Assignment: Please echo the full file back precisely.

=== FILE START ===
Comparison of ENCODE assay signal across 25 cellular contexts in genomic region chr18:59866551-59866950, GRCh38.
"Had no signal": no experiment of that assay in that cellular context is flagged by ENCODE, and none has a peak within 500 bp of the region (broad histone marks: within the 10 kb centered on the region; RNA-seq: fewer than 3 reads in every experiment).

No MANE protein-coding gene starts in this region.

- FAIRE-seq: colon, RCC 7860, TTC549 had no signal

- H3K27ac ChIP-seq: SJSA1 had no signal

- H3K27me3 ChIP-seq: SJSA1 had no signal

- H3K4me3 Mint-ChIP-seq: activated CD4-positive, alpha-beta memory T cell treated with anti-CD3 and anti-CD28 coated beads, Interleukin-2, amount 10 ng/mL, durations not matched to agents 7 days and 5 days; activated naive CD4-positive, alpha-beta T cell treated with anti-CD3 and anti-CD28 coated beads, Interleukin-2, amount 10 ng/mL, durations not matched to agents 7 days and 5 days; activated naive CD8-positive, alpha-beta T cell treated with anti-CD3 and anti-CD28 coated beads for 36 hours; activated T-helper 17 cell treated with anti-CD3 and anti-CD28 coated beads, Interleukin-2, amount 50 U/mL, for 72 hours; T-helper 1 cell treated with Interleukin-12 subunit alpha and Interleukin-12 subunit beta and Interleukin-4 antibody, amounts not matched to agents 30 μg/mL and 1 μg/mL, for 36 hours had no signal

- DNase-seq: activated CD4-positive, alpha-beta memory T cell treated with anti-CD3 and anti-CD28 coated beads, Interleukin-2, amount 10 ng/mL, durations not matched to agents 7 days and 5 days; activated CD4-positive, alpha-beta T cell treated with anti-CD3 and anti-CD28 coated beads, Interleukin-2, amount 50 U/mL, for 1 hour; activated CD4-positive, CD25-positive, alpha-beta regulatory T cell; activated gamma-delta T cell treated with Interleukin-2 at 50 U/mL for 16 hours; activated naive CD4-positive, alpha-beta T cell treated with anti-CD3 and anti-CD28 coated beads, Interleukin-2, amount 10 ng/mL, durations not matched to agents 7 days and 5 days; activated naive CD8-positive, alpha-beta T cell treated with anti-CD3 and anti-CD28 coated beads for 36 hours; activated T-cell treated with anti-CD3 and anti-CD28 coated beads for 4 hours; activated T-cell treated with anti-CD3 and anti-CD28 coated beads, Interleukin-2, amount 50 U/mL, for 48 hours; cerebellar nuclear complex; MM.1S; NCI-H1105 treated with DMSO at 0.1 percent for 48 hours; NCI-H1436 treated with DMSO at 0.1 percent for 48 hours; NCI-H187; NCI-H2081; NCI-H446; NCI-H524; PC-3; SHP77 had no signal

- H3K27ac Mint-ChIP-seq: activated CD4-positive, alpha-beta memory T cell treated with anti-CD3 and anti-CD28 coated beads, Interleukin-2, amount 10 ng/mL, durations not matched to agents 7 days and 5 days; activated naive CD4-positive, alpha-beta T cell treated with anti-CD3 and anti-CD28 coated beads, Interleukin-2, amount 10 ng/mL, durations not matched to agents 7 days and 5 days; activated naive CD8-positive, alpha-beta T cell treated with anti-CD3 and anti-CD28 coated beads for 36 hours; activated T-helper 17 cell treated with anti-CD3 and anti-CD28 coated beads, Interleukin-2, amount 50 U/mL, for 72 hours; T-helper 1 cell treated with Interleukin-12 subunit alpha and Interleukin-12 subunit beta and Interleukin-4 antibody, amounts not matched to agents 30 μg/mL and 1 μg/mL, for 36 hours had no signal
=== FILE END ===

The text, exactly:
Comparison of ENCODE assay signal across 25 cellular contexts in genomic region chr18:59866551-59866950, GRCh38.
"Had no signal": no experiment of that assay in that cellular context is flagged by ENCODE, and none has a peak within 500 bp of the region (broad histone marks: within the 10 kb centered on the region; RNA-seq: fewer than 3 reads in every experiment).

No MANE protein-coding gene starts in this region.

- FAIRE-seq: colon, RCC 7860, TTC549 had no signal

- H3K27ac ChIP-seq: SJSA1 had no signal

- H3K27me3 ChIP-seq: SJSA1 had no signal

- H3K4me3 Mint-ChIP-seq: activated CD4-positive, alpha-beta memory T cell treated with anti-CD3 and anti-CD28 coated beads, Interleukin-2, amount 10 ng/mL, durations not matched to agents 7 days and 5 days; activated naive CD4-positive, alpha-beta T cell treated with anti-CD3 and anti-CD28 coated beads, Interleukin-2, amount 10 ng/mL, durations not matched to agents 7 days and 5 days; activated naive CD8-positive, alpha-beta T cell treated with anti-CD3 and anti-CD28 coated beads for 36 hours; activated T-helper 17 cell treated with anti-CD3 and anti-CD28 coated beads, Interleukin-2, amount 50 U/mL, for 72 hours; T-helper 1 cell treated with Interleukin-12 subunit alpha and Interleukin-12 subunit beta and Interleukin-4 antibody, amounts not matched to agents 30 μg/mL and 1 μg/mL, for 36 hours had no signal

- DNase-seq: activated CD4-positive, alpha-beta memory T cell treated with anti-CD3 and anti-CD28 coated beads, Interleukin-2, amount 10 ng/mL, durations not matched to agents 7 days and 5 days; activated CD4-positive, alpha-beta T cell treated with anti-CD3 and anti-CD28 coated beads, Interleukin-2, amount 50 U/mL, for 1 hour; activated CD4-positive, CD25-positive, alpha-beta regulatory T cell; activated gamma-delta T cell treated with Interleukin-2 at 50 U/mL for 16 hours; activated naive CD4-positive, alpha-beta T cell treated with anti-CD3 and anti-CD28 coated beads, Interleukin-2, amount 10 ng/mL, durations not matched to agents 7 days and 5 days; activated naive CD8-positive, alpha-beta T cell treated with anti-CD3 and anti-CD28 coated beads for 36 hours; activated T-cell treated with anti-CD3 and anti-CD28 coated beads for 4 hours; activated T-cell treated with anti-CD3 and anti-CD28 coated beads, Interleukin-2, amount 50 U/mL, for 48 hours; cerebellar nuclear complex; MM.1S; NCI-H1105 treated with DMSO at 0.1 percent for 48 hours; NCI-H1436 treated with DMSO at 0.1 percent for 48 hours; NCI-H187; NCI-H2081; NCI-H446; NCI-H524; PC-3; SHP77 had no signal

- H3K27ac Mint-ChIP-seq: activated CD4-positive, alpha-beta memory T cell treated with anti-CD3 and anti-CD28 coated beads, Interleukin-2, amount 10 ng/mL, durations not matched to agents 7 days and 5 days; activated naive CD4-positive, alpha-beta T cell treated with anti-CD3 and anti-CD28 coated beads, Interleukin-2, amount 10 ng/mL, durations not matched to agents 7 days and 5 days; activated naive CD8-positive, alpha-beta T cell treated with anti-CD3 and anti-CD28 coated beads for 36 hours; activated T-helper 17 cell treated with anti-CD3 and anti-CD28 coated beads, Interleukin-2, amount 50 U/mL, for 72 hours; T-helper 1 cell treated with Interleukin-12 subunit alpha and Interleukin-12 subunit beta and Interleukin-4 antibody, amounts not matched to agents 30 μg/mL and 1 μg/mL, for 36 hours had no signal